The other men who were arrested in
Thompson's place gave fictitious names
and were allowed to put up a cash bond
Tor flnnrnrT) Tlic, .. .
r-- ' v - wcic uul lajten to
the station and have since failed to put
... o-i. appearance, j. ne cash bond they
put up was returned to Mike Thompson.
1 he police know who several of the men
are, and warrants will be sworn out for
them at once. Two charges will be made
against them: being found in a gamb
ling house and violating the Sunday or
dinance. JUDGE SANBORN NAMED
To Represent XT. S. Court of Appeals
at Davis Funeral.
St. Louis, Nov. 28. The United States
circuit court of appeals at its opening
today, announced to the members of th
bar the news of the death of Senator
Cushman K. Davis, of Minnesota, and in
view of the eminent services of Senator
Davis in KimnnrriTur v.ni i
ganization of this court and of his manv
i iMfiiusmp toward It, the court
appointed Judge Sanborn to represent ir
at the funeral of Senator Davis. Judge
Sanburn will therefore leave for St.Paul
in time to attend the funeral services.
Grain Filed TJp at Buffalo.
Buffalo N. T.. Nov. 28. As a conse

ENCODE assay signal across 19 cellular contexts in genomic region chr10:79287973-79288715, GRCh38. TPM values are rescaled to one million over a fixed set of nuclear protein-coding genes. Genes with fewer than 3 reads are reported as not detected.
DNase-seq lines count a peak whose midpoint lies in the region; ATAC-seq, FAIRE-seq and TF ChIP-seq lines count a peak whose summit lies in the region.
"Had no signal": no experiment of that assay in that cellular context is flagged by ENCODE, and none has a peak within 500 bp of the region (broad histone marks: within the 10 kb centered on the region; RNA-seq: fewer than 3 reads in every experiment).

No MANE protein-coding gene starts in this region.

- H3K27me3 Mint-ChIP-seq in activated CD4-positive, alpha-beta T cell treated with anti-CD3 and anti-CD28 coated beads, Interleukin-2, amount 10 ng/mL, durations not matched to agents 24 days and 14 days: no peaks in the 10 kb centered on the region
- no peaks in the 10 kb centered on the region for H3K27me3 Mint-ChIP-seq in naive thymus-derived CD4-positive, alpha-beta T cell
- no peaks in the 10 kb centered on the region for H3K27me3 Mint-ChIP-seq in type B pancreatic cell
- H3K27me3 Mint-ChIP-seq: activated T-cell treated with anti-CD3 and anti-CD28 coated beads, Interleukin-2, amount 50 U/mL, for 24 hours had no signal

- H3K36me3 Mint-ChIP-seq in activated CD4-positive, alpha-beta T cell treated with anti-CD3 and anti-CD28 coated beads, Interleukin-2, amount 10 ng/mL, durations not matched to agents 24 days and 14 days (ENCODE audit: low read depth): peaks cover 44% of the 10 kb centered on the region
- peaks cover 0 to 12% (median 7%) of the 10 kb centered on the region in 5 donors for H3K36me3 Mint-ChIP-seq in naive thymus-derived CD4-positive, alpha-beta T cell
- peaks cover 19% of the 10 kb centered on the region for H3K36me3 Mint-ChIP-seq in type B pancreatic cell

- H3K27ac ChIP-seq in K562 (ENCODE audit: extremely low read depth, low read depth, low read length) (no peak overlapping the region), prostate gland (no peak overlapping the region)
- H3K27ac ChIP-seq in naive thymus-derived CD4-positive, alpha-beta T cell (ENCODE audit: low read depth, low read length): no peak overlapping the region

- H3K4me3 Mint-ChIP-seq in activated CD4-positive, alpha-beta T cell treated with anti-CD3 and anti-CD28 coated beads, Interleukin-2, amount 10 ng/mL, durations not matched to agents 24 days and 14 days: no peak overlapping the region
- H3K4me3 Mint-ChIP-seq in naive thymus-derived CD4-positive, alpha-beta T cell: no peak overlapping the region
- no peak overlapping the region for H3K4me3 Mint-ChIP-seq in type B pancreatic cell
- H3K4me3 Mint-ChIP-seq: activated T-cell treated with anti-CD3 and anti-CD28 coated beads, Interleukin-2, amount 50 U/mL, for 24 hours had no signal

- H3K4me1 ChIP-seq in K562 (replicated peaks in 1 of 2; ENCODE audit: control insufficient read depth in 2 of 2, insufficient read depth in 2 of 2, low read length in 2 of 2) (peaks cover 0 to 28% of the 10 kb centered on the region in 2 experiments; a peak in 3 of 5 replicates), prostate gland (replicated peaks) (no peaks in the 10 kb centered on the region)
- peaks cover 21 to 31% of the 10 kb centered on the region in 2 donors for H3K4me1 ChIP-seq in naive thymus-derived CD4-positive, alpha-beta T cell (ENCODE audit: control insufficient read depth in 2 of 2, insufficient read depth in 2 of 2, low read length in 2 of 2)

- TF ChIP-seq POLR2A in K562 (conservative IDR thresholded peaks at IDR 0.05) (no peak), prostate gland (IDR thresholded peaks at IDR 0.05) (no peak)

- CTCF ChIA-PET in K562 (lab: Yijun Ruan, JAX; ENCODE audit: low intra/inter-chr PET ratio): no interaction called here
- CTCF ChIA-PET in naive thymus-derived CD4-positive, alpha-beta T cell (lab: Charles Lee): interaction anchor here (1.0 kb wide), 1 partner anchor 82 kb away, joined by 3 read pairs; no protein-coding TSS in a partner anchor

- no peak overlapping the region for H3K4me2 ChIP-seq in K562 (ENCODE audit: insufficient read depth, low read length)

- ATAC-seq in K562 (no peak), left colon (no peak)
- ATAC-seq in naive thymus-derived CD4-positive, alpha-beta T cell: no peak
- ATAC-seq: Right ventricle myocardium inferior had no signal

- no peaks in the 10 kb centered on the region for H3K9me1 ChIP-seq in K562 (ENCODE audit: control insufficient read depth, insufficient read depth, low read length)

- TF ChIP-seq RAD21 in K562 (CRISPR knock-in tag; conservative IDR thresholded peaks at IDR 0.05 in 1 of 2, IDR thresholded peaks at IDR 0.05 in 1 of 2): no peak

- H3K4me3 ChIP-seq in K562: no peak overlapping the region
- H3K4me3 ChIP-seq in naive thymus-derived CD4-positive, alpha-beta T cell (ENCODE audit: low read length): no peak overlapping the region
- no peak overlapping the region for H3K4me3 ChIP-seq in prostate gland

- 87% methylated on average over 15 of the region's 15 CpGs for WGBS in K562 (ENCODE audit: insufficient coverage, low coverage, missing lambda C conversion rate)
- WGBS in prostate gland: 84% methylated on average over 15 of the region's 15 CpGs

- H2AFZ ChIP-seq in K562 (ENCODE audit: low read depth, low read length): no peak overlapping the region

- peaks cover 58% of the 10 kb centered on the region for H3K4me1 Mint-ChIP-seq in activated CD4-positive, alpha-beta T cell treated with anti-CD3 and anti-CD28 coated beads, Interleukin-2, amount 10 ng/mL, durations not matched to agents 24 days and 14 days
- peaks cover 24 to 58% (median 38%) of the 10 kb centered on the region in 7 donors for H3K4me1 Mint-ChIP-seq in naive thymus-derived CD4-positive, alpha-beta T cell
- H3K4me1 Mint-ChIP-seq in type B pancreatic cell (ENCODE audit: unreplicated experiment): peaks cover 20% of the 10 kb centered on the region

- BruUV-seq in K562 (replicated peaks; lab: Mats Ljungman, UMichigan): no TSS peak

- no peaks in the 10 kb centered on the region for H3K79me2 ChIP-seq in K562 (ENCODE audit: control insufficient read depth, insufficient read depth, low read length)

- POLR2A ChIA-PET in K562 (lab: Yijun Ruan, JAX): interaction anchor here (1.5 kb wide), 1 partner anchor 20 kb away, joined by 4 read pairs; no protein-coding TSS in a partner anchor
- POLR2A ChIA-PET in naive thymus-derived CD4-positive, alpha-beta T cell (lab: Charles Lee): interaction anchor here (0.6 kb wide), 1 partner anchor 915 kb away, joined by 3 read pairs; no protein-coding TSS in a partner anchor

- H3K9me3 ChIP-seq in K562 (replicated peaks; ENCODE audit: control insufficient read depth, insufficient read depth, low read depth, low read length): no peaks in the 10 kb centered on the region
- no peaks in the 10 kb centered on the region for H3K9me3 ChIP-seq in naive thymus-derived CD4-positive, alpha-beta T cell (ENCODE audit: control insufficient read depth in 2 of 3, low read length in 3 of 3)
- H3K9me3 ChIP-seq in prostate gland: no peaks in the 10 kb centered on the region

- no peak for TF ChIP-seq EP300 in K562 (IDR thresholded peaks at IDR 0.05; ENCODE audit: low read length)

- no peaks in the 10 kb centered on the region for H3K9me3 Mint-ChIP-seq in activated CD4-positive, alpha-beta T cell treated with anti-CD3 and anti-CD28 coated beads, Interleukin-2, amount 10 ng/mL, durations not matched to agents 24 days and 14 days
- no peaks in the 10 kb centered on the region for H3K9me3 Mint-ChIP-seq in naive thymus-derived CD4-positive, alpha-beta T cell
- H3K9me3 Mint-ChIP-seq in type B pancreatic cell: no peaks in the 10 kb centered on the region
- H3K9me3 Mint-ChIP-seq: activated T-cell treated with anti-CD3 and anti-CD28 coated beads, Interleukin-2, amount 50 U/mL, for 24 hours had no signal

quence of the storm, grain has been ac
cumulating in the port of Buffalo far In
excess of the supply of cars. Twenty
three boats are in the harbor, waiting to
unload.
Oklahoma Gained S44 Per Cent
Washington. Nov. 2S The population of
Oklahoma, as officially announced todav
is 398.245, as against 61.834 Id 1890. This is
an increas of 3SU ox 644 per cent.
Topeka had its introduction to "An
American Citizen" last night, and the
first impression was pleasing. To be
sure Nat Goodwin was not here, but
James Neill, a young western actor, ap
peared in his part of Beresford Cruger,
and in many respects he was excellent,
Mr. Neill has a peculiar voice, which at
first appears unpleasant, but the au
dience oecomes accustomed to his deep
tones after awhile, and last night his
work won for him many rounds of ap
plause. In fact, the demonstration at
the end of the third act was quite as
spontaneous and the reception Just as
hearty as that accorded to Frank Dan
iels or any other of the top-notchers.
Again and again the curtain went up
revealing the young actor in his most
graceful bows, but he steadfastly refused
to appear before the curtain and make
a speech.
Edith Chapman (her name is printed
ii.dytne on the programme) is beau
tifully natural in the part of Beatrice
Carew. She is all the character de
mands, dignified and yet loving, haughty
and still warm hearted, of firm mind
but of a forgiving disposition. The sup
porting company is a strong one, from